blogging / boys / character / gender / men / NaBloPoMo / other blog / short story / Story-a-Day-May / writing

Maybe a Boy

I may bend those gender lines successfully. I may not.

Story number seven for Story-a-Day jumps from the mind of the girl to the mind of the guy. The stories before that I spent a lot of time in the male character’s head.

Writers should be able to put themselves into any character, right? Put yourself in the mind (heart, soul) of someone not like you. What is the biggest leap? Different social class, race, religion, political party, gender, sexual orientation…

You could write a story where everyone shares the same social class, race, religion, politics, and sexual orientation. And you could write a story where everyone is the same gender. But gender seems to be the first difference. I mean, the others you may not even think about or care to approach, but having characters of the opposite is hard to avoid. Even stories that have only men in them have characters who at least spend a certain amount of time thinking about wives or girlfriends or the lack thereof.

So. How do you feel writing a character of the opposite sex? How often do you try to get into the opposite mind?

6 thoughts on “Maybe a Boy

  1. I enjoy writing guys. I actually think my guy characters are more diverse than my girls, because my girls are ultimately fed by my experience of being a girl, while the guys come from observation of many different kinds of men. With the ladies I try to make them different, and maybe they end up different enough, but I worry they aren’t.

    But even if I’m not writing from the guy’s perspective, I still have to get in his head to make his actions and dialogue believable.

    • That is an excellent point. My female lead characters might be too much alike… sigh. I’m surprised (though probably shouldn’t be) that some writers can get into the minds of their characters who are different, but yet not show much empathy with their fellow real human beings.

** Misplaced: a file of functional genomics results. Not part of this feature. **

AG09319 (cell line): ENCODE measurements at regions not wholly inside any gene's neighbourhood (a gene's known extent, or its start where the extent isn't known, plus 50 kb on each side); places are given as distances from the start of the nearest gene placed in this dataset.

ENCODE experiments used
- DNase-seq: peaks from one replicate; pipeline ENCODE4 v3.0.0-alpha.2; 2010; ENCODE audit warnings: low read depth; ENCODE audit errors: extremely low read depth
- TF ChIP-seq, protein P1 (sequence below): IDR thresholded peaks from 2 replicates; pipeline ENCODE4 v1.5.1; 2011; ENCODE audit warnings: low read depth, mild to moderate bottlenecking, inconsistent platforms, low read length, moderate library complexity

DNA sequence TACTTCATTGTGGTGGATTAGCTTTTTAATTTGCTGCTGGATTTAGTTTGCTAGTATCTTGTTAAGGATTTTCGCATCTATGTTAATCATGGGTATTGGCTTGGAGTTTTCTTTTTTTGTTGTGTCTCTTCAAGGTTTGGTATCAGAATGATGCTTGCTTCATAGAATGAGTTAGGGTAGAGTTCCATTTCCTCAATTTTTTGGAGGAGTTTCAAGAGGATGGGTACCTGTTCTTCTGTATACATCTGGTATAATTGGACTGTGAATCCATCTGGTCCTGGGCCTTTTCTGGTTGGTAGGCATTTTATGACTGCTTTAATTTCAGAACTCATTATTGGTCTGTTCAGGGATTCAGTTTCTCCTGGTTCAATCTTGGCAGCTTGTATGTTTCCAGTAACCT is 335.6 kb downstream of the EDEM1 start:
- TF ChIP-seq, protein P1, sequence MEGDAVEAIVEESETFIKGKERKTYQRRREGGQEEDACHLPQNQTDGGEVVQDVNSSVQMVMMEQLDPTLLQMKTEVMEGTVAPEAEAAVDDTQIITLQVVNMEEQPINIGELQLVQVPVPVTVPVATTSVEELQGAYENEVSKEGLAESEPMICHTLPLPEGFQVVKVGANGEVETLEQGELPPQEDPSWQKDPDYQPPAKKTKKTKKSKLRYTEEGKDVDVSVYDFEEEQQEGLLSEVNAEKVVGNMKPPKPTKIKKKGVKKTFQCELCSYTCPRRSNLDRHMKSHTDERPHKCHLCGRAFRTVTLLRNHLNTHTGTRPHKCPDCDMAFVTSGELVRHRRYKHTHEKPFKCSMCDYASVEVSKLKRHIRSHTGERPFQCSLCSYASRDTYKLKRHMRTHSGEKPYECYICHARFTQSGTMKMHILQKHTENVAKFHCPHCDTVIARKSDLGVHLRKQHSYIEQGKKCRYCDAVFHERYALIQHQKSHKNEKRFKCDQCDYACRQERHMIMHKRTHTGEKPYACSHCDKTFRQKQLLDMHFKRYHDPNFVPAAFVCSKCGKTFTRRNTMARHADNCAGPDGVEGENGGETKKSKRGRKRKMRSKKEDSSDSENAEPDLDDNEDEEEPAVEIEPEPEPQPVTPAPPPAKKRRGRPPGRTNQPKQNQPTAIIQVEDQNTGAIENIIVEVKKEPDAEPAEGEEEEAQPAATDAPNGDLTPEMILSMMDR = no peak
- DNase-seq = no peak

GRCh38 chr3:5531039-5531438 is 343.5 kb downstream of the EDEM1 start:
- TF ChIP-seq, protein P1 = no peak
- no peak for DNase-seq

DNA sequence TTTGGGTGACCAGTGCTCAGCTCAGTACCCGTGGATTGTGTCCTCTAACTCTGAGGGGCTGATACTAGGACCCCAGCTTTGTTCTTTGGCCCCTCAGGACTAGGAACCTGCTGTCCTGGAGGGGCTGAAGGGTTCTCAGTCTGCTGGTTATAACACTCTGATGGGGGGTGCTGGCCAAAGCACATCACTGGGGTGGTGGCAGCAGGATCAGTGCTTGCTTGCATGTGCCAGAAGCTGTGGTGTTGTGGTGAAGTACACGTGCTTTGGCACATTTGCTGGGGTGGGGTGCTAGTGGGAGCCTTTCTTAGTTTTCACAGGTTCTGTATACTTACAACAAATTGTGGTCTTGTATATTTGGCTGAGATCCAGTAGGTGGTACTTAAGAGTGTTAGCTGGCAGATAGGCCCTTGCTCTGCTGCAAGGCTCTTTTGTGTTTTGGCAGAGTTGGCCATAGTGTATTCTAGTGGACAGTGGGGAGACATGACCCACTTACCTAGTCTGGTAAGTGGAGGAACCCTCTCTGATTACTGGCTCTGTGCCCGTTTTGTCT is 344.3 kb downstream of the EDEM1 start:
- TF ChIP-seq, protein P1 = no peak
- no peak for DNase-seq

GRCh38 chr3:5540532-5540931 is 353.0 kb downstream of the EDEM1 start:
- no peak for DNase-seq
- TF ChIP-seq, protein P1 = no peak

From what I remember of what I read of your work (a few chapters), your characters were believable–male and female.

      • Thank you, Marta. That’s a relief. And I’m not just reciprocating when I say that yours are, too. I still think of Mercie and Zane as real people. Sometimes I browse the book you made me just to reacquaint myself with them. 🙂

  2. Funny you should ask this. I’ve never had a male main character. Might be something worth trying soon.

    • You should try it. It is weird at first, but now some stories I feel must be written from the male point of view to work the way I want them to.

  3. Sherri,

    If (BIG IF!) that novel ever gets published and sells well and I become, you super famous and crazy, maybe your copy will be worth something (HAHAHAHAHA) because you’ll have an original draft before the major rewrites.

    Oh, I crack myself up.

    But my silliness aside that is nice to hear. Now if I can only get an agent to feel the same way…

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